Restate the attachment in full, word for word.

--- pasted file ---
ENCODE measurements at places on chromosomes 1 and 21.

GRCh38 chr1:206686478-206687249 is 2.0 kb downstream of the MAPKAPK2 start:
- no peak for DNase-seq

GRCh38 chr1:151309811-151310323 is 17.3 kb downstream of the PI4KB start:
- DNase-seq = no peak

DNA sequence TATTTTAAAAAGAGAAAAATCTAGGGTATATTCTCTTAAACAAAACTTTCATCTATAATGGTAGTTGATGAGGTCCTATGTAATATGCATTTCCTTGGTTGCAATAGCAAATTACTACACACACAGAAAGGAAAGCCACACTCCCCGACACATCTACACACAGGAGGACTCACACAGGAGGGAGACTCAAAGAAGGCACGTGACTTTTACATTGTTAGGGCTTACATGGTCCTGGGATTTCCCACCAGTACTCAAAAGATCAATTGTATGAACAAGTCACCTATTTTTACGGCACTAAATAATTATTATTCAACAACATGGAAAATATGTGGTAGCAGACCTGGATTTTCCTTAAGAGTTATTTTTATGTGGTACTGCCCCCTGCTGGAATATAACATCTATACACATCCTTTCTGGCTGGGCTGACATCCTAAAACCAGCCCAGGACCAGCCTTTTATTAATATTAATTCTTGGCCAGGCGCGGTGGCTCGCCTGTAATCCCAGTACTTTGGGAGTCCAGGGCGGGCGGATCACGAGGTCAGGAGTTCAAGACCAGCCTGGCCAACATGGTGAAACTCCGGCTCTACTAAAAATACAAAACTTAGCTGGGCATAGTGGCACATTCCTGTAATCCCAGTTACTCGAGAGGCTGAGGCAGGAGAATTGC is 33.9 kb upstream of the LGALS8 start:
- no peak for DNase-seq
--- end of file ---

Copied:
ENCODE measurements at places on chromosomes 1 and 21.

GRCh38 chr1:206686478-206687249 is 2.0 kb downstream of the MAPKAPK2 start:
- no peak for DNase-seq

GRCh38 chr1:151309811-151310323 is 17.3 kb downstream of the PI4KB start:
- DNase-seq = no peak

DNA sequence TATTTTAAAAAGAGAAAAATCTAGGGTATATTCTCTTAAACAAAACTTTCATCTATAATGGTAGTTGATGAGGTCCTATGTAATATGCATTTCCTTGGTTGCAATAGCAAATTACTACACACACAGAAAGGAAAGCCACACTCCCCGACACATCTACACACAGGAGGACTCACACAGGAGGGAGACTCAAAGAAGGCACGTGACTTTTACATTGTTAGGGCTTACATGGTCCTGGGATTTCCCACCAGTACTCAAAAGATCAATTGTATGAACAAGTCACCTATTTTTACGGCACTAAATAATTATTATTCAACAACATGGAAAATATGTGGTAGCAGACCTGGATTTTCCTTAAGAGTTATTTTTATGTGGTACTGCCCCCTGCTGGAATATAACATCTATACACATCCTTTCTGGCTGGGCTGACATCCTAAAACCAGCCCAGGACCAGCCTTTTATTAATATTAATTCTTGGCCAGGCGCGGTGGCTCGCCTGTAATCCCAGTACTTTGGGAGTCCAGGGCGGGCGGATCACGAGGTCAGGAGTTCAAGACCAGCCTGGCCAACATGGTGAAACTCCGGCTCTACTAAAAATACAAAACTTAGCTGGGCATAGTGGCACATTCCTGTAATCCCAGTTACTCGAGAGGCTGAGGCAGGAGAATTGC is 33.9 kb upstream of the LGALS8 start:
- no peak for DNase-seq